QR-codes

QR codes are awesome. And fun. I'll even go as far as saying QR codes are awesomely fun. I've posted about them on here before as a valid marketing medium. Even today, I still firmly believe that QR is a great tool in which to bring in tangible things into a digital world. There are some really cool things happening with QR codes, a lot of which that happens within the walls of where I work. But...I think QR codes are just a bridge for something bigger and better.

Augmented Reality

This is one of the new forms of emerging tech that really intriques me, though I'm not near as smart as I'd like to be in regards to how it really works. Augmented reality (AR), in a very watered down definition, is when you show an object in front a camera and an image is digitally superimposed onto that real life object. A good example of how this works is found via this demo from @tomerific at @engauge's #digday11:

 

This tech is already being used in other practical ways. Several apps do tap into blending AR with geolocation to enhance a user experience. Wikitude shows users where different people are tweeting, checking into locations or using other apps within their vicinity. An even more popular app - Yelp - uses its monocle feature to attempt to show reviews of the venues you may be looking at through your phone based on your location. Because the GPS technology isn't refined enough yet, this type of feature isn't a perfect science yet.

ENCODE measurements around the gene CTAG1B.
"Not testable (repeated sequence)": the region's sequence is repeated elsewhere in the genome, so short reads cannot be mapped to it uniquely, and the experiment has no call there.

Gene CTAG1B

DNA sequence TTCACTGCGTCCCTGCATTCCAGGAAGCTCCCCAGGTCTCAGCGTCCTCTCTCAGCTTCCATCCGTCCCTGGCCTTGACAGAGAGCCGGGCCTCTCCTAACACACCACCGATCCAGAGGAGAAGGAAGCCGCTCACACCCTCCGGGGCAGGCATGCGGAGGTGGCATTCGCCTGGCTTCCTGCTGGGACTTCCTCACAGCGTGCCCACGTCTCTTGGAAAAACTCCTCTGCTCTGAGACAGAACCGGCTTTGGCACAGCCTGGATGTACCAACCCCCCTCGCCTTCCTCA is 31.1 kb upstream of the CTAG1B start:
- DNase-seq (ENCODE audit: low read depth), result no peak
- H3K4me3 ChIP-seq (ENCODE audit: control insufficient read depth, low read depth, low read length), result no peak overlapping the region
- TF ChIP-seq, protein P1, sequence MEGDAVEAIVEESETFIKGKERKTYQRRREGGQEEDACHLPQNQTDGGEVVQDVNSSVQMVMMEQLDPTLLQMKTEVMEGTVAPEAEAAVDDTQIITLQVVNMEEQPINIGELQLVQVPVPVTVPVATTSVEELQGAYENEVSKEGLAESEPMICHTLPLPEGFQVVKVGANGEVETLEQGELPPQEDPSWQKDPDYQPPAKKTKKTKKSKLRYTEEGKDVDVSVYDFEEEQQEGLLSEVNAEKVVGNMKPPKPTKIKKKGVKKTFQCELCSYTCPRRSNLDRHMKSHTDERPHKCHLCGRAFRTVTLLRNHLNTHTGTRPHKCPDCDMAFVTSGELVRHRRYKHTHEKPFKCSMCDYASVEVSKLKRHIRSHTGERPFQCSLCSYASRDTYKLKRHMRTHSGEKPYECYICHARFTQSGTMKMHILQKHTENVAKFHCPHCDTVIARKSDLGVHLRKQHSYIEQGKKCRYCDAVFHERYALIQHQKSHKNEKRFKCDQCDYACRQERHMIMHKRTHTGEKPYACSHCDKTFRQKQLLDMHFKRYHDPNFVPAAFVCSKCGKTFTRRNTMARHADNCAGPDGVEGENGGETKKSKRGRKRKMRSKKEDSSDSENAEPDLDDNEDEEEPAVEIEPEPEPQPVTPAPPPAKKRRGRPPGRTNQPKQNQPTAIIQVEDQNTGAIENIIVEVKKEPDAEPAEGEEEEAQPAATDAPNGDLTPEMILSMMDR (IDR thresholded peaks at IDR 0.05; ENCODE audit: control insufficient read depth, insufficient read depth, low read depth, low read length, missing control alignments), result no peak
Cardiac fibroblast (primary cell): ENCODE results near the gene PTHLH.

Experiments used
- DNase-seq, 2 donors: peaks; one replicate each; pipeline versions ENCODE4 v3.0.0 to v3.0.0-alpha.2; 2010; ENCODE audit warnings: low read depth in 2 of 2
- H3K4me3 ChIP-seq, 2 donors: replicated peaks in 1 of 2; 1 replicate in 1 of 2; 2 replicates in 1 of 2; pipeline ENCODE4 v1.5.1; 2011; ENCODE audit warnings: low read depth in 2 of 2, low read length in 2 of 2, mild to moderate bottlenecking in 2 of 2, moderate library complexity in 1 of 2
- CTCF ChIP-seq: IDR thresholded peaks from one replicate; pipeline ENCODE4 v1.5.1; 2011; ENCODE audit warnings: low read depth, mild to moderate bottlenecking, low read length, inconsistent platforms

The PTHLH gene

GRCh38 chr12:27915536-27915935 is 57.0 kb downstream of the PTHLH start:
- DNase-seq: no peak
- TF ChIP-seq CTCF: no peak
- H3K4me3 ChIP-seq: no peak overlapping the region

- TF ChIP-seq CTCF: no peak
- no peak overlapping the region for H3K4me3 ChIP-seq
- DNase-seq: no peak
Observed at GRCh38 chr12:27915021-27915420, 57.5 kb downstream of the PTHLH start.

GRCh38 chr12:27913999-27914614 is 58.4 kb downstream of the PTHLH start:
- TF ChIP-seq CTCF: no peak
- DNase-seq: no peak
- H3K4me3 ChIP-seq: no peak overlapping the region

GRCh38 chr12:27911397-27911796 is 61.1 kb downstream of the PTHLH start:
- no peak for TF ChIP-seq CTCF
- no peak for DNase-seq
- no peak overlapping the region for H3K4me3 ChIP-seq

Near Field Communications

I think for what AR won't provide in regards to linking to content, NFC technology will compensate for. One redeeming feature that QR codes provide is being able to send users to hyperlinks to either mobile friendly fan pages, videos, or some sort of written content that may not fit nicely into how AR would be used. This is where NFC could potentially kick in. You've seen this technology first arise in things like PayPass but more recently being championed by Google in the form of Google Checkout and how they used the tech to allow Foursquare checkins with the simple wave of a phone over a chip. Instead of simply checkins and payments, NFC technology could go as far as sending people to the same content as QR codes. Just instead of fighting the lighting to get a good view of the code, a simple wave of a phone would accomplish the same thing.

So Why Aren't We Using This Now?

Despite this capability, QR codes are still relevant for conversation. Consumers are just now getting used to the idea of scanning barcodes with their phones when they see them. Plus, the AR and NFC technology isn't widespread enough to make a significant impact. Not many smartphones actually have NFC capabilities natively built-in while AR is a technology that is just beginning to unearth its potential.

If you're trying to reach mass quantities of consumers in interesting ways, I still firmly believe QR is a great way to accomplish that depending on the situation. However, I see QR codes as more of a training apparatus for consumers on how to interact with the technology to come. Once we get used to scanning, waving our phone in front of an object will be a natural transition.

So what do you think? Will QR codes eventually be phased out? How will we see this type of tech evolve?

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